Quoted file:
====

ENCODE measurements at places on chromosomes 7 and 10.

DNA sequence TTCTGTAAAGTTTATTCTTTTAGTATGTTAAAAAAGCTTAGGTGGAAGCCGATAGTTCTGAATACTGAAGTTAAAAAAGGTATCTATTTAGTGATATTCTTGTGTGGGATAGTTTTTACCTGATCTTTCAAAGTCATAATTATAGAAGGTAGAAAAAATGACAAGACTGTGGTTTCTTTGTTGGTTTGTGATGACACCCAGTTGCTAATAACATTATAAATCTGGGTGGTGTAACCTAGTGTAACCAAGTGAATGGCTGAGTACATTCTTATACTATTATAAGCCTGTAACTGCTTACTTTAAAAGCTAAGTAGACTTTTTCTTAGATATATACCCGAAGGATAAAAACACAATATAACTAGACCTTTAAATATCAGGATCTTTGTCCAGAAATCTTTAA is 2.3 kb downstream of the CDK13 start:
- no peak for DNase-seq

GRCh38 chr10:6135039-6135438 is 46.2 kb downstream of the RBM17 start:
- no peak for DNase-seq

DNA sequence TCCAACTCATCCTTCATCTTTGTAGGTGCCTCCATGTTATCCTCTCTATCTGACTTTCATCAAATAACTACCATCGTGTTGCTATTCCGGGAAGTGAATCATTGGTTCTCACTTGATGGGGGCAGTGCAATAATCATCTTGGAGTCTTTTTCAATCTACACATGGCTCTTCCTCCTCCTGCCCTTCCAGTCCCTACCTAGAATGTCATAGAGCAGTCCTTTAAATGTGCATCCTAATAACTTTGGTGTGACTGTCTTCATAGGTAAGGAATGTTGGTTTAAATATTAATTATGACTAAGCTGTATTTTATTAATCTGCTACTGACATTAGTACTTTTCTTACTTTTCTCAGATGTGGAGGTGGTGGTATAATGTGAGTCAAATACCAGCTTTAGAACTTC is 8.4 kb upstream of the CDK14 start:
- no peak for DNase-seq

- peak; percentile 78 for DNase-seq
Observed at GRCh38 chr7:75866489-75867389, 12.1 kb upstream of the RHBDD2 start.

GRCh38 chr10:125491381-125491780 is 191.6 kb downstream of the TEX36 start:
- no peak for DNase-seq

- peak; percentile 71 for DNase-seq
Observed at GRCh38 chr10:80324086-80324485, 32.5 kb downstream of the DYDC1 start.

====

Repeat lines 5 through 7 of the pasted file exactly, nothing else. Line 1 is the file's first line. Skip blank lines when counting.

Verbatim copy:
- no peak for DNase-seq

DNA sequence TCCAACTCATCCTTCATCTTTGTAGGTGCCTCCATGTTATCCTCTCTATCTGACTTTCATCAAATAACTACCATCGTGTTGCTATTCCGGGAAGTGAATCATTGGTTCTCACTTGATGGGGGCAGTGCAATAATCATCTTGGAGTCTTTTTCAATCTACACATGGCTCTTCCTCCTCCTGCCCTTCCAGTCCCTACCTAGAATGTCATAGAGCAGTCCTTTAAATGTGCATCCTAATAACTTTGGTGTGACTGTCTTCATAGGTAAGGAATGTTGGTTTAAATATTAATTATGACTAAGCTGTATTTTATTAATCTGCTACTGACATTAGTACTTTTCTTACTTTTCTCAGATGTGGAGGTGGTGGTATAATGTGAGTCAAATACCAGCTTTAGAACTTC is 8.4 kb upstream of the CDK14 start:
- no peak for DNase-seq